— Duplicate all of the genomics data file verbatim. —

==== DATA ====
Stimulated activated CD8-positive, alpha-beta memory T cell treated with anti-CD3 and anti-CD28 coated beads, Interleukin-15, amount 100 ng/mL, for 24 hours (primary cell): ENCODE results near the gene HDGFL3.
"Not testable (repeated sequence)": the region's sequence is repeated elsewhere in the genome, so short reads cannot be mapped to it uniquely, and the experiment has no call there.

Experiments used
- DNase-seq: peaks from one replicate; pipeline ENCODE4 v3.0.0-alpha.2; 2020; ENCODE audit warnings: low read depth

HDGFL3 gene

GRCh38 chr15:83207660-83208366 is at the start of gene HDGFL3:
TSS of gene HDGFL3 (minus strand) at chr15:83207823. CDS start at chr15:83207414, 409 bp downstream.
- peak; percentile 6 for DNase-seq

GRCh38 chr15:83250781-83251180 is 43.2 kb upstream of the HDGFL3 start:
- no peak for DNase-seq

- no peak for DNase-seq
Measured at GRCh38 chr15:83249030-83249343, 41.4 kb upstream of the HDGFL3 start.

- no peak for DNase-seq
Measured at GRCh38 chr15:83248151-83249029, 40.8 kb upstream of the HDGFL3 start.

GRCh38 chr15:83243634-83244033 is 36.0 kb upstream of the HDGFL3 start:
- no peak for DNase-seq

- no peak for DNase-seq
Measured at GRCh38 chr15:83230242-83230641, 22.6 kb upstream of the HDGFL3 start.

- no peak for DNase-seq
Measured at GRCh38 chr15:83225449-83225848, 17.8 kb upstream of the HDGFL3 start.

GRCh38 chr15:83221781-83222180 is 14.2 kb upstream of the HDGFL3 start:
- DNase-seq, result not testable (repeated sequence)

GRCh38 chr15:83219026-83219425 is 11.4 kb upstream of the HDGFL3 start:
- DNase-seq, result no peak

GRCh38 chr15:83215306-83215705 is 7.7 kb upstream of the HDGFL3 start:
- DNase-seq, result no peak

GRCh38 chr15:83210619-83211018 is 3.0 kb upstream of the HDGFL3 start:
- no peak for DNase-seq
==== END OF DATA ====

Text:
Stimulated activated CD8-positive, alpha-beta memory T cell treated with anti-CD3 and anti-CD28 coated beads, Interleukin-15, amount 100 ng/mL, for 24 hours (primary cell): ENCODE results near the gene HDGFL3.
"Not testable (repeated sequence)": the region's sequence is repeated elsewhere in the genome, so short reads cannot be mapped to it uniquely, and the experiment has no call there.

Experiments used
- DNase-seq: peaks from one replicate; pipeline ENCODE4 v3.0.0-alpha.2; 2020; ENCODE audit warnings: low read depth

HDGFL3 gene

GRCh38 chr15:83207660-83208366 is at the start of gene HDGFL3:
TSS of gene HDGFL3 (minus strand) at chr15:83207823. CDS start at chr15:83207414, 409 bp downstream.
- peak; percentile 6 for DNase-seq

GRCh38 chr15:83250781-83251180 is 43.2 kb upstream of the HDGFL3 start:
- no peak for DNase-seq

- no peak for DNase-seq
Measured at GRCh38 chr15:83249030-83249343, 41.4 kb upstream of the HDGFL3 start.

- no peak for DNase-seq
Measured at GRCh38 chr15:83248151-83249029, 40.8 kb upstream of the HDGFL3 start.

GRCh38 chr15:83243634-83244033 is 36.0 kb upstream of the HDGFL3 start:
- no peak for DNase-seq

- no peak for DNase-seq
Measured at GRCh38 chr15:83230242-83230641, 22.6 kb upstream of the HDGFL3 start.

- no peak for DNase-seq
Measured at GRCh38 chr15:83225449-83225848, 17.8 kb upstream of the HDGFL3 start.

GRCh38 chr15:83221781-83222180 is 14.2 kb upstream of the HDGFL3 start:
- DNase-seq, result not testable (repeated sequence)

GRCh38 chr15:83219026-83219425 is 11.4 kb upstream of the HDGFL3 start:
- DNase-seq, result no peak

GRCh38 chr15:83215306-83215705 is 7.7 kb upstream of the HDGFL3 start:
- DNase-seq, result no peak

GRCh38 chr15:83210619-83211018 is 3.0 kb upstream of the HDGFL3 start:
- no peak for DNase-seq